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Are static methods in Java always resolved at compile time?

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3 Answers

Yes, it is thoroughly investigated and explained in this thread on Sun's forums: New To Java - No late binding for static methods

Several quotes:

"When the compiler compiles that class it decides at compile time which exact method is called for each static method call (that's the big difference to non-static method calls: the exact method to be called is only decided at runtime in those cases)."

"Calling static methods only ever depends on the compile-time type on which it is called."

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Correct answer for the question, but the quote about non-static methods only decided at runtime is incorrect. Only overridden methods are decided at runtime, others are determined at compile time, including overridden. –  Robin Jun 24 '09 at 17:04
    
@Robin: the quote is not mine, good point though :) –  Roee Adler Jun 24 '09 at 19:43
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Yes, but if the static method has been removed by runtime the matching method in the base class will be called (name and signature must exactly match the original method from compile time, and the method must be accessible by JVM spec rules).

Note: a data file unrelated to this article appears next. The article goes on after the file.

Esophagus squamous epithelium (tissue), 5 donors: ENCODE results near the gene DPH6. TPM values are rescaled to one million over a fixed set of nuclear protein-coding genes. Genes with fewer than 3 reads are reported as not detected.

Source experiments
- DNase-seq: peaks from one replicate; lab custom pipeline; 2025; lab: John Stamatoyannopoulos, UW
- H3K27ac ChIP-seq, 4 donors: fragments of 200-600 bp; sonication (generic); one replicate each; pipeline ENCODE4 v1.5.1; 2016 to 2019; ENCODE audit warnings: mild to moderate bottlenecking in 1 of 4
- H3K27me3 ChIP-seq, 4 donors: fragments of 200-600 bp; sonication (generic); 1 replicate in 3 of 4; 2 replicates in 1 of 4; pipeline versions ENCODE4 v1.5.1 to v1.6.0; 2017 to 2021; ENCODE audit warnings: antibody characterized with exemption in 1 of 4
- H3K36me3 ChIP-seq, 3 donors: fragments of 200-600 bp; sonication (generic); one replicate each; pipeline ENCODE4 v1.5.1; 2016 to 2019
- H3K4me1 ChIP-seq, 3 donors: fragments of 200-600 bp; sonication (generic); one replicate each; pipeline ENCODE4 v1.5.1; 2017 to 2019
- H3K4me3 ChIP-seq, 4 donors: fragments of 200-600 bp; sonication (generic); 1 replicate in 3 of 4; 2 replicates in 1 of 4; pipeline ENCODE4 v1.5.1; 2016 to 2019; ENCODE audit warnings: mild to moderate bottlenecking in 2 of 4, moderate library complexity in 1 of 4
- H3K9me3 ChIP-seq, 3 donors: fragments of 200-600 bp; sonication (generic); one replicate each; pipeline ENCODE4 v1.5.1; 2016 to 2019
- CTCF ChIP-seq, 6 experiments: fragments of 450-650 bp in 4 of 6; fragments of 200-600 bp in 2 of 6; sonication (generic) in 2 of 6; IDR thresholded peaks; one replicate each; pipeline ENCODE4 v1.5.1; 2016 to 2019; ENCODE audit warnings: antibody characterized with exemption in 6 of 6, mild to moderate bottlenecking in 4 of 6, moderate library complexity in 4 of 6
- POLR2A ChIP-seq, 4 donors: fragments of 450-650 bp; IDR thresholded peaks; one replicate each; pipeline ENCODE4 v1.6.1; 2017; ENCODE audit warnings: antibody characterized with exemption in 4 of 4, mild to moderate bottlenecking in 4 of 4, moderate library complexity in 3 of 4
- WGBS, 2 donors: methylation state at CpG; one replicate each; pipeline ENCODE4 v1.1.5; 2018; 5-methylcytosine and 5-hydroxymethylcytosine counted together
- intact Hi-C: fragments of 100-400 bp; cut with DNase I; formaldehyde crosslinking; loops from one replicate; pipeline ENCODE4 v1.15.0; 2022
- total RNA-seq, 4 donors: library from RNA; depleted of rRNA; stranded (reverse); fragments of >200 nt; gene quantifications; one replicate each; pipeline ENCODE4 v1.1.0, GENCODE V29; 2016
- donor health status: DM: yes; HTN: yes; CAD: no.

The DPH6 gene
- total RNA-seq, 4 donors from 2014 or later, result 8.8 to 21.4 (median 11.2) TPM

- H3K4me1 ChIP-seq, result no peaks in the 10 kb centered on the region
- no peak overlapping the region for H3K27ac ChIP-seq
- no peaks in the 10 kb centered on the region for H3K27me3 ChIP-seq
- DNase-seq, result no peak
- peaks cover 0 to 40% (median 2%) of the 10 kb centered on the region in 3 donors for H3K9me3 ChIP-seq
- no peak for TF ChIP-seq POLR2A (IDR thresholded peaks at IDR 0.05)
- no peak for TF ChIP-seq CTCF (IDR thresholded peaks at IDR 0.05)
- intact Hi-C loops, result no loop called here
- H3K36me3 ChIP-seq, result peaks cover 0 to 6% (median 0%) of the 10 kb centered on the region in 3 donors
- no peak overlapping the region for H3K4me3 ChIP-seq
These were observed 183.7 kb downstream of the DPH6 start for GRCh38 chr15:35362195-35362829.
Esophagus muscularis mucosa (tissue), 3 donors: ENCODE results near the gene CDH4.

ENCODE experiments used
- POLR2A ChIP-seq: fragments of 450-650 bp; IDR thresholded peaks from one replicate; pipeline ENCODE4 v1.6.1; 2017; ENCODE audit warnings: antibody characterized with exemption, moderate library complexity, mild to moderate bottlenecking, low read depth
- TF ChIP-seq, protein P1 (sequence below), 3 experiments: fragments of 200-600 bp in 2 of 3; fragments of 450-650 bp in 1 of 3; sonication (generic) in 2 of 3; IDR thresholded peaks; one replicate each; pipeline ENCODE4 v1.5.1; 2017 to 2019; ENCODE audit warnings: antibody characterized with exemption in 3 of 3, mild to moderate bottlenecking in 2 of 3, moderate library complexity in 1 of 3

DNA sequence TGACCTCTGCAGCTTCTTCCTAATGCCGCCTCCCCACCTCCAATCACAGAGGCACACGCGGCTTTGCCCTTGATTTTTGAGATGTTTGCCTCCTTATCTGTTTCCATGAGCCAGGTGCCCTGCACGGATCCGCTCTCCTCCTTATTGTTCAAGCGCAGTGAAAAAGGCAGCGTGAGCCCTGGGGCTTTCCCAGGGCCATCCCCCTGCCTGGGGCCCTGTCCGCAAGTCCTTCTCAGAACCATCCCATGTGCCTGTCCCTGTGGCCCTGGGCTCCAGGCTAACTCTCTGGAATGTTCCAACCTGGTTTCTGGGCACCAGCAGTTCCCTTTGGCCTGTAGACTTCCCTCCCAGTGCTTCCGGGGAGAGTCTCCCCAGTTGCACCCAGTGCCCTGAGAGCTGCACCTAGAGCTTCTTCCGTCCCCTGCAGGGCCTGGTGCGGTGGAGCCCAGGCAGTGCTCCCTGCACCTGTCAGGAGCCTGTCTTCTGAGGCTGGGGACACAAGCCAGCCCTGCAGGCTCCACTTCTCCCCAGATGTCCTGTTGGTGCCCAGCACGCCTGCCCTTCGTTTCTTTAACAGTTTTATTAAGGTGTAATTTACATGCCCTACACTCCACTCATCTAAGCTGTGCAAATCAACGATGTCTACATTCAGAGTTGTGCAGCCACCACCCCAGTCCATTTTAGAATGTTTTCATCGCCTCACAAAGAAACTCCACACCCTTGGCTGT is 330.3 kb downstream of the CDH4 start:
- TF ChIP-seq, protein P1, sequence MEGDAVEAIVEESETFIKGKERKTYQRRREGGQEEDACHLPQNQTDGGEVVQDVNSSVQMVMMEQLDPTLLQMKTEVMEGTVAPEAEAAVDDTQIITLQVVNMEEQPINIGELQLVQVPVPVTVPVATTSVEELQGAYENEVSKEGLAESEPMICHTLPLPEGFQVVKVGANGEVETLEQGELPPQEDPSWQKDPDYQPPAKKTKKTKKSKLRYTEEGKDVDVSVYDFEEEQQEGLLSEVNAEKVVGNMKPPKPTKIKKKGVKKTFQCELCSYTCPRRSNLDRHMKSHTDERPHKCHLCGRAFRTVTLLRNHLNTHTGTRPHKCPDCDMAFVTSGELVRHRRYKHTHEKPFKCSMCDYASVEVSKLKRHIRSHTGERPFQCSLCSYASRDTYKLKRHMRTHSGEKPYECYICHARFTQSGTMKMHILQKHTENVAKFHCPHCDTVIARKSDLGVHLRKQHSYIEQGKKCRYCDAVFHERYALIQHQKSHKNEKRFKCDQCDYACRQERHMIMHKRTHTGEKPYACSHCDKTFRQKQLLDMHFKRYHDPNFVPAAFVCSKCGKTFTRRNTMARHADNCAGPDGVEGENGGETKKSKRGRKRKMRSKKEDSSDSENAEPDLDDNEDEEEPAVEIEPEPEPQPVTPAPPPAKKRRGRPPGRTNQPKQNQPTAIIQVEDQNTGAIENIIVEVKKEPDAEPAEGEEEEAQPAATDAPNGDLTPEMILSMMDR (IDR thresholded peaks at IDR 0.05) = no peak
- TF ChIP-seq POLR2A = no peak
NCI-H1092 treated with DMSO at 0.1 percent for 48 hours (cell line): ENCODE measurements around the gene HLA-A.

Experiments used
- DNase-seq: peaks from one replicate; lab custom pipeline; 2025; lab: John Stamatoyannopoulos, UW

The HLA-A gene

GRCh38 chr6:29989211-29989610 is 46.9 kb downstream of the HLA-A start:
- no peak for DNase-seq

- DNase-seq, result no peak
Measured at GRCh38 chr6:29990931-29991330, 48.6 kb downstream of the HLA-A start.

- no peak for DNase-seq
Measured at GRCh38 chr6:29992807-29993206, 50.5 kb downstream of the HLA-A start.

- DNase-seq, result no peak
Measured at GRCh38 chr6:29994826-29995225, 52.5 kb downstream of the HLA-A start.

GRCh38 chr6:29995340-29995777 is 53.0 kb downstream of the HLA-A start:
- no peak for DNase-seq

To clarify, consider calling code:

   Derived.fn();

And the following called code:

class Base {
    public static void fn() {
        System.err.println("Base");
    }
}
class Derived extends Base {
    public static void fn() {
        System.err.println("Derived");
    }
}

Prints Derived.

Now, I compile everything. Then recompile just Derived changed to:

class Derived extends Base {
}

Prints Base.

Perhaps then I recompile just Derived changed to:

class Derived {
}

Throws an error.

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2  
"Removed by runtime"? What does that mean? –  Michael Myers Jun 24 '09 at 15:59
    
I'm guessing it means: if a class is compiled to call Sub.x(), then the x() method is deleted from Sub but the caller class is not recompiled, at runtime Base.x() will be invoked if it exists. –  erickson Jun 24 '09 at 16:07
    
+1 probably this is the right approach to this question –  dfa Jun 24 '09 at 16:35
    
excelent point! +1 –  user90444 Jun 24 '09 at 17:59
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short answer: yes

I wasn't able to find the exact section of the Java Language Specification. Please help. :)

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please, is there any dodgy case when the rule does not apply? –  Joao Luis Jun 24 '09 at 15:55
3  
Another short answer: No. –  Carl Manaster Jun 24 '09 at 15:57
    
@Joao: in Java static modifier means exactly "at compile-time". The method/variable is bound statically at the class name. No exceptions. –  dfa Jun 24 '09 at 16:34
    
@dfa: I'm sorry if that was unclear; my short answer was in response to @Joao Luis' followup question. Your short answer was of course correct and I didn't mean to imply otherwise. –  Carl Manaster Jun 24 '09 at 16:54
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